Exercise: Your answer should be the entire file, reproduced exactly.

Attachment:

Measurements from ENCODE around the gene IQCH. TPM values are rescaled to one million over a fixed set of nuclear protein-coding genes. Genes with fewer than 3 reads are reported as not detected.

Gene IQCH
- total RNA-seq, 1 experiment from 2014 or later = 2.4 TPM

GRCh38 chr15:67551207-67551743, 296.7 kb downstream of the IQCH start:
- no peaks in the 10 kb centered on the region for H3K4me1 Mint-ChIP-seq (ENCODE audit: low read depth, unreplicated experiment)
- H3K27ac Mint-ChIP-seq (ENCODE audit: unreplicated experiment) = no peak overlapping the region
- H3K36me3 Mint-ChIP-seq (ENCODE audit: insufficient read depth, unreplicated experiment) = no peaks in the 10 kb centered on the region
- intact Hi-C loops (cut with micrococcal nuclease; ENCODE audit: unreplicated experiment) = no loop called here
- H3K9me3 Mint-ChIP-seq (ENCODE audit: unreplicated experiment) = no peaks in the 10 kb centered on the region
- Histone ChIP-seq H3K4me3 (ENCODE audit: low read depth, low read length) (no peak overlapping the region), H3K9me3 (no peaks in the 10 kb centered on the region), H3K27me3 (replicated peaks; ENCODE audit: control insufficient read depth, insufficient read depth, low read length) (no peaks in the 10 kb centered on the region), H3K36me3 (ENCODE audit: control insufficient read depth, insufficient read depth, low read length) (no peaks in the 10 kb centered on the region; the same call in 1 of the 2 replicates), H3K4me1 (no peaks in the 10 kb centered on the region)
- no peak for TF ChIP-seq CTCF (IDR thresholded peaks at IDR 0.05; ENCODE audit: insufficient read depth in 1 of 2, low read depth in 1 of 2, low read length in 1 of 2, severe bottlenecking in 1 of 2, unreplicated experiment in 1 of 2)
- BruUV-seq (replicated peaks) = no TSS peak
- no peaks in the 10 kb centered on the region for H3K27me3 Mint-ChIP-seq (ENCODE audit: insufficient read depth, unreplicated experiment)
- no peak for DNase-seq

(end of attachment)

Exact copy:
Measurements from ENCODE around the gene IQCH. TPM values are rescaled to one million over a fixed set of nuclear protein-coding genes. Genes with fewer than 3 reads are reported as not detected.

Gene IQCH
- total RNA-seq, 1 experiment from 2014 or later = 2.4 TPM

GRCh38 chr15:67551207-67551743, 296.7 kb downstream of the IQCH start:
- no peaks in the 10 kb centered on the region for H3K4me1 Mint-ChIP-seq (ENCODE audit: low read depth, unreplicated experiment)
- H3K27ac Mint-ChIP-seq (ENCODE audit: unreplicated experiment) = no peak overlapping the region
- H3K36me3 Mint-ChIP-seq (ENCODE audit: insufficient read depth, unreplicated experiment) = no peaks in the 10 kb centered on the region
- intact Hi-C loops (cut with micrococcal nuclease; ENCODE audit: unreplicated experiment) = no loop called here
- H3K9me3 Mint-ChIP-seq (ENCODE audit: unreplicated experiment) = no peaks in the 10 kb centered on the region
- Histone ChIP-seq H3K4me3 (ENCODE audit: low read depth, low read length) (no peak overlapping the region), H3K9me3 (no peaks in the 10 kb centered on the region), H3K27me3 (replicated peaks; ENCODE audit: control insufficient read depth, insufficient read depth, low read length) (no peaks in the 10 kb centered on the region), H3K36me3 (ENCODE audit: control insufficient read depth, insufficient read depth, low read length) (no peaks in the 10 kb centered on the region; the same call in 1 of the 2 replicates), H3K4me1 (no peaks in the 10 kb centered on the region)
- no peak for TF ChIP-seq CTCF (IDR thresholded peaks at IDR 0.05; ENCODE audit: insufficient read depth in 1 of 2, low read depth in 1 of 2, low read length in 1 of 2, severe bottlenecking in 1 of 2, unreplicated experiment in 1 of 2)
- BruUV-seq (replicated peaks) = no TSS peak
- no peaks in the 10 kb centered on the region for H3K27me3 Mint-ChIP-seq (ENCODE audit: insufficient read depth, unreplicated experiment)
- no peak for DNase-seq